Sunday, July 22 , 2018, 5:29 pm | Fair 77º


Steven Hill: A Way Out of the Spoiler Dilemma

Instant runoff voting offers a better way to ensure majority rule. Why aren't we using it at the presidential level?

With the Academy Awards over, it’s time for a new year of thrilling cinematic chills. How about: "Spoiler Dilemma, Take Three," starring Ralph Nader?{mosimage}

It’s like a horror movie that keeps coming back. Once again, the audience is on edge. Democrats are fuming, no doubt preparing to use the same legal tricks they used in 2004 to keep Nader off the ballot in many states. Meanwhile, Republicans are cackling with glee.

But Republicans shouldn’t cackle too loudly. They also have been hurt by the spoiler dilemma. In fact, Republicans lost control of the Senate because of Libertarian Party candidates spoiling races in Montana, South Dakota and Washington. Many observers believe that Democratic challenger Bill Clinton beat then-President George Bush in 1992 only because independent candidate Ross Perot drained away enough votes from Bush.

The problem is that the winners of our highest offices are not required to win a majority of the vote, either nationwide or in each state. Without a majority requirement, we can’t be certain in a multicandidate field that the winner will be the one preferred by the most voters. That’s the premise for this horror movie repeat.

A lot is at stake to make sure that the winner in November can legitimately claim the presidency and try and heal a polarized nation. Yet despite the spoiler problem playing out in the 2000 presidential election and in various Senate races, neither Democratic nor Republican party leaders have done anything to fix this defect of our electoral system. So our movie is a tragedy besides.

Fortunately, it’s not too late to fix this problem. Since the Constitution delegates to states the method of choosing their Electoral College electors, each state legislature could pass into law — right now — a majority requirement for their state to ensure that whichever candidate wins, she or he will command support from a majority of that state’s voters.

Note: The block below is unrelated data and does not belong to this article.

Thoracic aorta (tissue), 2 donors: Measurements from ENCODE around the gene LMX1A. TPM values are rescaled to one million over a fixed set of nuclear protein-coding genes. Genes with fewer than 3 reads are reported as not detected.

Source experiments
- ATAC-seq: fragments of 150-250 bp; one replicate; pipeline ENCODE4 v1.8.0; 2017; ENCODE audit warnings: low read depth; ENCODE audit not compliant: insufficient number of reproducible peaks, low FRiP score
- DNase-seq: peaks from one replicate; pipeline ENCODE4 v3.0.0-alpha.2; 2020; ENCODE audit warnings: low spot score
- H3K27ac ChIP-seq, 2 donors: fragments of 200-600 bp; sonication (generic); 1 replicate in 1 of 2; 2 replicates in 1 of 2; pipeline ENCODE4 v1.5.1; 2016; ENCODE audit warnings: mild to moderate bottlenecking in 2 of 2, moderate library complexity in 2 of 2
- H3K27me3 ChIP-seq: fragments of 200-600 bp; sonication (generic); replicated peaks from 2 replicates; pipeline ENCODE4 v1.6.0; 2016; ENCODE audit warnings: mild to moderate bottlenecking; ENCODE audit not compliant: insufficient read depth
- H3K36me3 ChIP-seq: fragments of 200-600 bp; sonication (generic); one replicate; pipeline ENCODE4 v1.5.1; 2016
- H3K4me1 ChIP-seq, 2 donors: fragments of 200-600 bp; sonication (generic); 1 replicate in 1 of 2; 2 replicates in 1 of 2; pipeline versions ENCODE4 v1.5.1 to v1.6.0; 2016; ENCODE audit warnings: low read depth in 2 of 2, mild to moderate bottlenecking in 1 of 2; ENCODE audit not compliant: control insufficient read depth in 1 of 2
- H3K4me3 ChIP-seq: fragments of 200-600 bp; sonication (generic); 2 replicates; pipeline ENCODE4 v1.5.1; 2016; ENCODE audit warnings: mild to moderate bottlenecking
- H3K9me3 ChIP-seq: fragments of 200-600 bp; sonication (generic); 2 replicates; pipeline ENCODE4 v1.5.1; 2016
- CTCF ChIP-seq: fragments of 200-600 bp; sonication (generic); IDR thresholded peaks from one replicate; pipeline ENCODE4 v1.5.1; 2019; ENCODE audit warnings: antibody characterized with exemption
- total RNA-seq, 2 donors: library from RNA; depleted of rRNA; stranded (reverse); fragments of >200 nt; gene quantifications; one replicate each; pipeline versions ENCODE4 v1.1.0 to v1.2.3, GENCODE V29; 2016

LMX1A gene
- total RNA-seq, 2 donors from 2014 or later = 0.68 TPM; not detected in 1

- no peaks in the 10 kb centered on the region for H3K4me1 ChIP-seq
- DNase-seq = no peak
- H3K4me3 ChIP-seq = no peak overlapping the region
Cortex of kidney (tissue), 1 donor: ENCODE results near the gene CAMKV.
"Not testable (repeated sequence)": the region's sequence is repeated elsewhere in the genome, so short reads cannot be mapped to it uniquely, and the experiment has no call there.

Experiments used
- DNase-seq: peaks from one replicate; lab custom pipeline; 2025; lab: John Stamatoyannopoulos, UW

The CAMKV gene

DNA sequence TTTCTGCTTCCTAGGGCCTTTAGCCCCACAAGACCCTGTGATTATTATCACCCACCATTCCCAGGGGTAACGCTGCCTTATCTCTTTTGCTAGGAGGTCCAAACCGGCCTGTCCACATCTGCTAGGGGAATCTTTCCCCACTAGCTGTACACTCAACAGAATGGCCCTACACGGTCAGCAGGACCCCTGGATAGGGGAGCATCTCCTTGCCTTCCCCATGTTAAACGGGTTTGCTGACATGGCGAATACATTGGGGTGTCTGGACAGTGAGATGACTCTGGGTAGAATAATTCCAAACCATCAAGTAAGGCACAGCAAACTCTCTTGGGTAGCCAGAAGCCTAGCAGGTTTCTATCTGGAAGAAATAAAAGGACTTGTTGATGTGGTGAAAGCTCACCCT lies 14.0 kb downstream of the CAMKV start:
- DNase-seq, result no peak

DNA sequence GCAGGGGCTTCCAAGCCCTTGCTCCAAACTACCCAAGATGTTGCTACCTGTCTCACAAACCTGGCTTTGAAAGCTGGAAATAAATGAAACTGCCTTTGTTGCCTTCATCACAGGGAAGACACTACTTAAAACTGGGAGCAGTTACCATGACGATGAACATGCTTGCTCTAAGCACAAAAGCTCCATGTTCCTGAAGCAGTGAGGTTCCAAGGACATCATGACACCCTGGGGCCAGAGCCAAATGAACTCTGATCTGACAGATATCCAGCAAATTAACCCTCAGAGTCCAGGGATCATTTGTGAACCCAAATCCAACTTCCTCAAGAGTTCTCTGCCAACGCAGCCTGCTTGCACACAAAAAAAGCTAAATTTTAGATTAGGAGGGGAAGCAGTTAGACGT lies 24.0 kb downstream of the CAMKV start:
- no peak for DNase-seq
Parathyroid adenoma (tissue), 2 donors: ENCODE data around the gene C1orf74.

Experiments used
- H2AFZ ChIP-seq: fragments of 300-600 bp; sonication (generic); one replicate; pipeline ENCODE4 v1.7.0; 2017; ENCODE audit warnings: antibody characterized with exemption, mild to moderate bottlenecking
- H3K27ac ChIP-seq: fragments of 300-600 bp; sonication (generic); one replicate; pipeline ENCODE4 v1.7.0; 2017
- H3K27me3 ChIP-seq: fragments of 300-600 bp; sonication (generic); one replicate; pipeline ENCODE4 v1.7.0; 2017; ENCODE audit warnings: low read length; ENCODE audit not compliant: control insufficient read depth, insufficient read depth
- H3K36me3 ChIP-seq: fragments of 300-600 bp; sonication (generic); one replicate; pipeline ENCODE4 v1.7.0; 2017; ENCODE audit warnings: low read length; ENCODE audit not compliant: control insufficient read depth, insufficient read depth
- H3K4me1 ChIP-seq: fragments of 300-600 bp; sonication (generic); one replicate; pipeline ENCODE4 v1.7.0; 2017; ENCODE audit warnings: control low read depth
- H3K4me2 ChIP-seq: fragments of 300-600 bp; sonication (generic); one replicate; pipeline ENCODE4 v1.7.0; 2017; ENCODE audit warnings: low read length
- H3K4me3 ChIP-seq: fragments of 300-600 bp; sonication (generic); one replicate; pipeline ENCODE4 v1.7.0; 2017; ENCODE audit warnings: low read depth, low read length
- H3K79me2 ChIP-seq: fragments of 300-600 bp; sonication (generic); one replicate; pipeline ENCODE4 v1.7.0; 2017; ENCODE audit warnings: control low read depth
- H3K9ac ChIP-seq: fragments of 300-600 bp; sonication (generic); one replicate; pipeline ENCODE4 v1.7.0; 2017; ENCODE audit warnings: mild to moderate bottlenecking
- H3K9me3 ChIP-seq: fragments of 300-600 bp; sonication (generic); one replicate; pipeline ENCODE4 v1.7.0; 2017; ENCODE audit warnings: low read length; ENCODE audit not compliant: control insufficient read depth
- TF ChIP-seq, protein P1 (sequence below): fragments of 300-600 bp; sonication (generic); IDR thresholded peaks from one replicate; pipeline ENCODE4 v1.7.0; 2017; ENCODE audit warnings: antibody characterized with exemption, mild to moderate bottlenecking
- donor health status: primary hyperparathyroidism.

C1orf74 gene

We don’t even need to do it in every state, since the race will boil down to a half-dozen battleground states, including the perennials Florida and Ohio. Rather than asking Nader or any candidate to forego his democratic right to run for political office, Democratic and Republican leaders could become heroes in this unfolding tragic movie. What are they waiting for?

Time is growing short, but it’s in the public interest to protect majority rule. One approach would be to adopt a two-round runoff system similar to that used in most presidential elections around the world and many primaries and local elections in the United States. A first round with all candidates would take place in mid-October. The top two finishers would face off in November, with the winner certain to have a majority.

But two elections would be expensive and time-consuming, both for taxpayers and candidates. So a better way would be for each state to adopt instant runoff voting, which accomplishes the goal of electing a winner with majority support, but getting it over in a single election. The concept allows voters to pick not only their first choice but also to rank a second and third choice at the same time, 1, 2, 3. If your first choice can’t win, your vote goes to your second choice. The runoff rankings are used to determine a majority winner in one election. Nader- or Perot-type voters are liberated to vote for their favorite candidate without helping to elect their least favorite.

Instant runoff voting is used in Australia and Ireland for national elections; in San Francisco; Cary, N.C.; and elsewhere for local elections; and in Arkansas, Louisiana and South Carolina for overseas voters. Interestingly, instant runoff voting is supported by Nader and John McCain and Barack Obama.

Many people are criticizing Nader for risking a repeat of 2000, but only Democrats and Republicans have the power to change the rules of the game. We’ve seen this movie before and don’t like how it might turn out. It’s time for Democrats and Republicans to produce a new ending by fashioning a fair, majoritarian system for electing our nation’s highest offices.

Steven Hill is director of the New America Foundation‘s political reform program and author of 10 Steps to Repair American Democracy.

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